Take the aforementioned Sicilian sequence in which Walken’s menacing consigliere verbally jousts with Hopper’s ex-cop. Knowing death is imminent, Hopper jokingly insults his interrogator’s Sicilian heritage by explaining how hundreds of years ago invading Moors changed the genetic makeup of the island’s population (yes, it really is that racist). What’s telling is that, even as they walk between comedy and high-tension, neither of the stars goes “full Tarantino”. The exchange works in part because it stops shy of over the top – it’s what keeps it from being mere prat-falling.
Contrast this with Walken’s next appearance in a Tarantino movie, as the ridiculous US Army Captain who appears in flashback to Bruce Willis’s boxer in Pulp Fiction. It’s just the wrong side of ridiculous and lacks the coiled tension of his face-off with Hopper.
As the title proclaims, True Romance is a tale of star-crossed lovers – Slater’s geeky comic store employee, Clarence Worley, and Arquette’s Alabama Whitman, a call girl hired for Clarence as a birthday gift. Their love blossoms. So to win Alabama’s freedom, Clarence confronts her pimp – Oldman’s dreadlocked Drexl Spivey. Sparks fly, along with bullets. With Drexl dead, Clarence flees, accidentally taking with him a suitcase full of cocaine that will serve as the movie’s MacGuffin. Somewhere along the way he and Alabama tie the knot.
Soon, he and Alabama depart Detroit for Los Angeles where, trying to offload the drugs, they tangle with cops, criminals and, worst of all, Hollywood producers.
The origins of the film go back to Tarantino’s days as a movie rental clerk at Video Archives on Manhattan Beach in Los Angeles (the comic store where Clarence works is regarded as a stand-in for Tarantino’s former place of employment). Sometime around 1988 colleague and occasional collaborator Roger Avary presented him with a 500-page script for a project titled The Open Road, with which he was struggling.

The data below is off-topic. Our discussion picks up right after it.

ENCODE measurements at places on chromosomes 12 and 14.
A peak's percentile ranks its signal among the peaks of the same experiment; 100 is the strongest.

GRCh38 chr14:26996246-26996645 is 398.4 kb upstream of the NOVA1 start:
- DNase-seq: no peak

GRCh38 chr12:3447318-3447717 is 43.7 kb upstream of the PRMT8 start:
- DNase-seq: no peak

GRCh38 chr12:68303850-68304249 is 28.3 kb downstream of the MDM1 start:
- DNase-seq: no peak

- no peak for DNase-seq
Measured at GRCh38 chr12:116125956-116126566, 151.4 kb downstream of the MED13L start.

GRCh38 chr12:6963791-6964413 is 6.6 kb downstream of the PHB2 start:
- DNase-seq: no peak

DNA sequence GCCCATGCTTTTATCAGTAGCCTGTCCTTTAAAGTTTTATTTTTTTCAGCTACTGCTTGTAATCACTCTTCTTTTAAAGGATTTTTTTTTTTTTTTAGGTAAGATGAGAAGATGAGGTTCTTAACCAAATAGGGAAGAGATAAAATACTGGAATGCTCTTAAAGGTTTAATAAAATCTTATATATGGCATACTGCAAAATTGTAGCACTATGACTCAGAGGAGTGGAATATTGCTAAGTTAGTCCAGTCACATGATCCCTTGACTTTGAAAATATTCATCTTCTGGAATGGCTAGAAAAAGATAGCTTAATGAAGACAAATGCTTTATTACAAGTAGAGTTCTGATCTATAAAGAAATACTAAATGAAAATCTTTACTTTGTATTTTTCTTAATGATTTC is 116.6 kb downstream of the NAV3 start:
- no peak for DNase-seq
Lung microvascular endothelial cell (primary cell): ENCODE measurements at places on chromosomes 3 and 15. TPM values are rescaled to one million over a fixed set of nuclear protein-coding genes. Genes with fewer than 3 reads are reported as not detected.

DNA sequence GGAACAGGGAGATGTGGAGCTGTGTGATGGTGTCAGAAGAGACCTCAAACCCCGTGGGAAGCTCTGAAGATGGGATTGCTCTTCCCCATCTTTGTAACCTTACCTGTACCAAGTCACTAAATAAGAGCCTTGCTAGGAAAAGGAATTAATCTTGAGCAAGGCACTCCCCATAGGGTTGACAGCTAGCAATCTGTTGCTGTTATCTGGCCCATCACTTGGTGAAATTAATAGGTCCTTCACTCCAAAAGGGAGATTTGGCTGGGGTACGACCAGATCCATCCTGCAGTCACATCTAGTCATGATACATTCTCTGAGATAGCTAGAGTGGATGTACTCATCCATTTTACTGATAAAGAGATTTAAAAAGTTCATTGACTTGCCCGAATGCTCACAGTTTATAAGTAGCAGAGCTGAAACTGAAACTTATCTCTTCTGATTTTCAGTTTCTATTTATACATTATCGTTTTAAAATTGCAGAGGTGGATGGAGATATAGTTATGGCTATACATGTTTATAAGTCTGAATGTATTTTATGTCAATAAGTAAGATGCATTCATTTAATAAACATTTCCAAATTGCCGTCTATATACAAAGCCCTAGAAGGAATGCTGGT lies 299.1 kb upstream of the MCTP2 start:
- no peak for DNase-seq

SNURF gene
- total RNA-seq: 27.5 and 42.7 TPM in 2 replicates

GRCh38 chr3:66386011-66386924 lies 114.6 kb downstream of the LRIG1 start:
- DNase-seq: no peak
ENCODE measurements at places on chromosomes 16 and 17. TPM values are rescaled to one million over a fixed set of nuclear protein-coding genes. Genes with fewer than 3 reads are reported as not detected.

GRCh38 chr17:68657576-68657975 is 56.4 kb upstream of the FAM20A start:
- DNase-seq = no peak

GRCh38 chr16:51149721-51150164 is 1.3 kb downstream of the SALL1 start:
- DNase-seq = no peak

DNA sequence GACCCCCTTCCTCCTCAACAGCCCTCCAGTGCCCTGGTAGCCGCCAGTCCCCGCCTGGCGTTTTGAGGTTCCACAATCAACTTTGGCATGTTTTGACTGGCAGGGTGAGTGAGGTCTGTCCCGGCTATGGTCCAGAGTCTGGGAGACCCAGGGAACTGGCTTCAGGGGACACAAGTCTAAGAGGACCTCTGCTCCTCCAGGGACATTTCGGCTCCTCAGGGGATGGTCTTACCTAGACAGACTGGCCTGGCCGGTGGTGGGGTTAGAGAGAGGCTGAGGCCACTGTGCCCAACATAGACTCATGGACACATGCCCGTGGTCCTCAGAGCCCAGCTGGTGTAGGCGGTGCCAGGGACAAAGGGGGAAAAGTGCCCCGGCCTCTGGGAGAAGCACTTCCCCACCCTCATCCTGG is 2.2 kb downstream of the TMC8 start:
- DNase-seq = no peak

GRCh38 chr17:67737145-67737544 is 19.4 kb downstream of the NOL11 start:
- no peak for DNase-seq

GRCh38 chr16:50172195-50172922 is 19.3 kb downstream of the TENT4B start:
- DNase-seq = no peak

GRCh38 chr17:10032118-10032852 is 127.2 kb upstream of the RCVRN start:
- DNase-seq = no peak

“It was an early screenplay of mine about the odd couple relationship between an uptight businessman and an out-of-control hitch-hiker who travel into a hellish Midwestern town together,” Avary would remember.
“Quentin… asks me if he can finish it. A year later it doesn’t resemble my original story in the slightest – he has, in fact, transformed it into something much more brilliant that will eventually become the bits and pieces that make up the foundations of True Romance, Natural Born Killers, and Pulp Fiction.”
The script gathered dust for several years. Then, in 1991, Tarantino blagged his way onto the set of Tony Scott’s The Last Boy Scout, where a friend worked as an assistant. Off the back of 1986’s Top Gun, Scott was regarded as one of Hollywood’s supreme hacks – a marshaller of flashy, soulless distractions. But Tarantino adored the panache of Scott’s directing and felt a kinship with the Englishman, in many ways another outsider in Tinseltown. So when the opportunity presented itself, he cornered Scott and pitched Reservoir Dogs and True Romance.
Intrigued and perhaps mindful of his own struggles in Hollywood (he’d been fired and rehired on three separate occasions on Top Gun), Scott agreed to cast his eye over the screenplays. “He gave me two scripts: True Romance, which was his first script, and Reservoir Dogs,” recalled Scott. ”I’m a terrible reader, but I read them both on a flight to Europe. By the time I landed, I wanted to make both of them into movies. When I told Quentin, he said, ‘You can only do one.’”